As details of running the special election were sorted out, campaigning continued.
Davis posed before dozens of cameras at an appearance Monday morning at the Museum of Tolerance on Pico Boulevard in Los Angeles. He called Bustamante "a good and decent person." He added that he took Bustamante "at his word" that the lieutenant governor opposes the recall election, despite having chosen to run.
As he has before, Davis called the recall effort an insult to California voters.
"I may be old-fashioned," he said, "but I come from the school where, once an election has passed, and someone is chosen to be the leader, everyone gets behind that leader and does the people's business for the next four years."
In Sacramento, Bustamante released copies of his income tax returns for 1998 through 2002, calling on other candidates to do the same. (Schwarzenegger released two years of income tax filings on Sunday.)
Over those years, Bustamante and his wife reported income that ranged from $104,000 to $152,000, with most of the money coming from his government salary. He made charitable contributions that varied from year to year from several hundred to several thousand dollars.
Answering questions from reporters, Bustamante called himself an "average guy trying to an above-average job."
"I know there is this Arnold mania.... How do you get through that?" he said. "I think there is going to be a long enough campaign for people to be able to see who they believe is going to have the right kind of solutions and who is sincere and able to do it."
He said he had stopped short of endorsing Davis, even as he urged voters to defeat the recall effort, because "I think the governor can praise himself." Voters had twice said Bustamante was capable of stepping into the governorship when they voted for him as lieutenant governor, he added.
Other Democratic politicians have begun describing Bustamante as "courageous" or "gutsy" for stepping into the race, part of what seems to be an emerging party strategy of praising the lieutenant governor for putting his name forward.
Still, the Democrats are far from unified, and reactions to Bustamante's candidacy run a spectrum from endorsement to hostility.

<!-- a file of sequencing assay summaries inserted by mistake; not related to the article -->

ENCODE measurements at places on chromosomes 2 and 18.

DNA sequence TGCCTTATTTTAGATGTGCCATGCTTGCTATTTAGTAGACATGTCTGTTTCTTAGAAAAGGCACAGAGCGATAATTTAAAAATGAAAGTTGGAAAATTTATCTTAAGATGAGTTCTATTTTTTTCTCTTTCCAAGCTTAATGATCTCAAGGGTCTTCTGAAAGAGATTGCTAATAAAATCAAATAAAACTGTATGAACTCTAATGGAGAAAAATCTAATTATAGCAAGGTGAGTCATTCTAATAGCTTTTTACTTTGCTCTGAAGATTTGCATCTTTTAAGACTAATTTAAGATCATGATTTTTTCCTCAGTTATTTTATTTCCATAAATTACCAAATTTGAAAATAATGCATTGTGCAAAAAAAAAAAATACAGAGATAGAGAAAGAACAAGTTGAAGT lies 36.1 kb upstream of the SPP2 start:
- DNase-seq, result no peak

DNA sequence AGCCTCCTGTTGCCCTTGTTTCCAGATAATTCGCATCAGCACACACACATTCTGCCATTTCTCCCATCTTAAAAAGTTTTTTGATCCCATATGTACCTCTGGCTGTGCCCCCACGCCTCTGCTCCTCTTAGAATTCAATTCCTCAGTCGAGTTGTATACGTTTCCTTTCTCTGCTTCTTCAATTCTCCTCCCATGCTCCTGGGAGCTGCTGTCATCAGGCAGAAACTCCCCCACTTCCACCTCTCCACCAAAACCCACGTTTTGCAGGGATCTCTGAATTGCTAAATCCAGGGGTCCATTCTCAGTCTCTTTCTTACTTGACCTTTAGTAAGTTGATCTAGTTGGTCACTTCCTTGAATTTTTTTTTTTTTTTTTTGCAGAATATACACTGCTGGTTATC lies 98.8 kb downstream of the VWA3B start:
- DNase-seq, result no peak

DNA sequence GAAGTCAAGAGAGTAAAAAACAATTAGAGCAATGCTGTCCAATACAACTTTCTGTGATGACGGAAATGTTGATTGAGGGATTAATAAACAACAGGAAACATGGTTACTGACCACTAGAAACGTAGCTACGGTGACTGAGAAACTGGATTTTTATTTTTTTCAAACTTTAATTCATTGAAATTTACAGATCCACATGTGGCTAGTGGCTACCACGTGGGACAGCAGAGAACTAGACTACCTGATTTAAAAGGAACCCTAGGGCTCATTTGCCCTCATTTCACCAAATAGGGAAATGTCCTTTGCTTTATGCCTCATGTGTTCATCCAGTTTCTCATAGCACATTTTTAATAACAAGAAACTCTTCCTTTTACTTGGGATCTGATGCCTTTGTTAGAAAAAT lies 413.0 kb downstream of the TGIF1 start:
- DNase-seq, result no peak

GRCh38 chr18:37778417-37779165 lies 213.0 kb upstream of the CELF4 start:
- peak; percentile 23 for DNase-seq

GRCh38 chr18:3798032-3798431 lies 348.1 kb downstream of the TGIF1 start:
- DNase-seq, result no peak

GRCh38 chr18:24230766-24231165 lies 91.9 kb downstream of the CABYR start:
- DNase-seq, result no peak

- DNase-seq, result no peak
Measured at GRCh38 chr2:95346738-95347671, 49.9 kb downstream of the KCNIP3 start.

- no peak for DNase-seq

Rep. Brad Sherman (D-Sherman Oaks) has been among the strongest advocates of backing a candidate on the second part of the ballot. "We don't skip votes; we don't waste votes; we vote for Cruz Bustamante," he said.
Overall, however, Democratic members of Congress continued to wrestle with the issue Monday as House Minority Leader Nancy Pelosi (D-San Francisco) conferred with her colleagues in a conference call. Pelosi has given Bustamante some help behind the scenes, but she has stopped short of publicly endorsing him.
"We're going to fight the recall and hope it won't be necessary to have an alternative," Pelosi said in statement Monday. "I'm glad we have only one Democratic candidate on the ballot. At the end of the day, there will be a Democratic governor of California."
Further along the spectrum, U.S. Sen. Dianne Feinstein (D-Calif.) said this weekend that her fellow Democrats were practicing hypocrisy in backing a candidate to replace Davis. Aides said Monday that the senator still planned to skip the second half of the ballot.
On the Republican side, some prominent recall candidates took shots at one another in campaign appearances and interviews.
Bill Simon Jr., who ran unsuccessfully against Davis in 2000, said in an interview with Roger Hedgecock, the talk radio host on KOGO-AM (600) in San Diego, that state Sen. Tom McClintock (R-Thousand Oaks), a rival for conservative votes, "is not going to have the resources" to run a competitive race.